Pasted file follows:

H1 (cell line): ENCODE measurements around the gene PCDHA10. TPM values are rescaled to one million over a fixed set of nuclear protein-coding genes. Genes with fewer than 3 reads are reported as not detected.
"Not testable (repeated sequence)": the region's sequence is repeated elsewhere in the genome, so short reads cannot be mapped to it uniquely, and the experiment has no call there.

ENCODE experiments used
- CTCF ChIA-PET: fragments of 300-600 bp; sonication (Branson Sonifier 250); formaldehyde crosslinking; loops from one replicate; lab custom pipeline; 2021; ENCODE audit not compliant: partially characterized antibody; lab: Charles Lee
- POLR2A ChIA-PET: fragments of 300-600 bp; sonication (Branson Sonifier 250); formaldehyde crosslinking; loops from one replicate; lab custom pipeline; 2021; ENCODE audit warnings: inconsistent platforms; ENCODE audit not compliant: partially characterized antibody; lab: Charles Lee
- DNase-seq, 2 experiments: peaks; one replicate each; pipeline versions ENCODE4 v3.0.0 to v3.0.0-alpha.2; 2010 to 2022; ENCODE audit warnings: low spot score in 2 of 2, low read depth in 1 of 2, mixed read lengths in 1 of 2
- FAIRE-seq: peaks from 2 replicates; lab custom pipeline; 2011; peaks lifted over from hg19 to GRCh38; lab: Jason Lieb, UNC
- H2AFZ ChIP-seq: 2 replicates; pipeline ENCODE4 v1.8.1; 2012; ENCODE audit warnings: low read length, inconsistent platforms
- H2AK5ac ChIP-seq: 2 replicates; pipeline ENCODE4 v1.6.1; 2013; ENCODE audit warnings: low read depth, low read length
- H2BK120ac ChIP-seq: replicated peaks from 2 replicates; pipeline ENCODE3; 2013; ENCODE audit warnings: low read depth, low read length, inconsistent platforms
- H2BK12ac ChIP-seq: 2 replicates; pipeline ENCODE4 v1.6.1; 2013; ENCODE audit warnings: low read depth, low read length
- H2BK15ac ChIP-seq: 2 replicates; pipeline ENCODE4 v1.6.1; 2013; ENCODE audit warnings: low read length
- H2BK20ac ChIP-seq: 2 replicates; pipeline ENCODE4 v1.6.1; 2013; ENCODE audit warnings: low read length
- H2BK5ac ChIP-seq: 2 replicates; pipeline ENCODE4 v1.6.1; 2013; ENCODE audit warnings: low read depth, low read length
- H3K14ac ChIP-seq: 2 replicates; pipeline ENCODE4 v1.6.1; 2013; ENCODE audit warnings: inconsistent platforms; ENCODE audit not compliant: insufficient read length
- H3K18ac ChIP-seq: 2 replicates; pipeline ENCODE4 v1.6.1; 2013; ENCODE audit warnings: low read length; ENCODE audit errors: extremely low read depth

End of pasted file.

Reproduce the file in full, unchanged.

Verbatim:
H1 (cell line): ENCODE measurements around the gene PCDHA10. TPM values are rescaled to one million over a fixed set of nuclear protein-coding genes. Genes with fewer than 3 reads are reported as not detected.
"Not testable (repeated sequence)": the region's sequence is repeated elsewhere in the genome, so short reads cannot be mapped to it uniquely, and the experiment has no call there.

ENCODE experiments used
- CTCF ChIA-PET: fragments of 300-600 bp; sonication (Branson Sonifier 250); formaldehyde crosslinking; loops from one replicate; lab custom pipeline; 2021; ENCODE audit not compliant: partially characterized antibody; lab: Charles Lee
- POLR2A ChIA-PET: fragments of 300-600 bp; sonication (Branson Sonifier 250); formaldehyde crosslinking; loops from one replicate; lab custom pipeline; 2021; ENCODE audit warnings: inconsistent platforms; ENCODE audit not compliant: partially characterized antibody; lab: Charles Lee
- DNase-seq, 2 experiments: peaks; one replicate each; pipeline versions ENCODE4 v3.0.0 to v3.0.0-alpha.2; 2010 to 2022; ENCODE audit warnings: low spot score in 2 of 2, low read depth in 1 of 2, mixed read lengths in 1 of 2
- FAIRE-seq: peaks from 2 replicates; lab custom pipeline; 2011; peaks lifted over from hg19 to GRCh38; lab: Jason Lieb, UNC
- H2AFZ ChIP-seq: 2 replicates; pipeline ENCODE4 v1.8.1; 2012; ENCODE audit warnings: low read length, inconsistent platforms
- H2AK5ac ChIP-seq: 2 replicates; pipeline ENCODE4 v1.6.1; 2013; ENCODE audit warnings: low read depth, low read length
- H2BK120ac ChIP-seq: replicated peaks from 2 replicates; pipeline ENCODE3; 2013; ENCODE audit warnings: low read depth, low read length, inconsistent platforms
- H2BK12ac ChIP-seq: 2 replicates; pipeline ENCODE4 v1.6.1; 2013; ENCODE audit warnings: low read depth, low read length
- H2BK15ac ChIP-seq: 2 replicates; pipeline ENCODE4 v1.6.1; 2013; ENCODE audit warnings: low read length
- H2BK20ac ChIP-seq: 2 replicates; pipeline ENCODE4 v1.6.1; 2013; ENCODE audit warnings: low read length
- H2BK5ac ChIP-seq: 2 replicates; pipeline ENCODE4 v1.6.1; 2013; ENCODE audit warnings: low read depth, low read length
- H3K14ac ChIP-seq: 2 replicates; pipeline ENCODE4 v1.6.1; 2013; ENCODE audit warnings: inconsistent platforms; ENCODE audit not compliant: insufficient read length
- H3K18ac ChIP-seq: 2 replicates; pipeline ENCODE4 v1.6.1; 2013; ENCODE audit warnings: low read length; ENCODE audit errors: extremely low read depth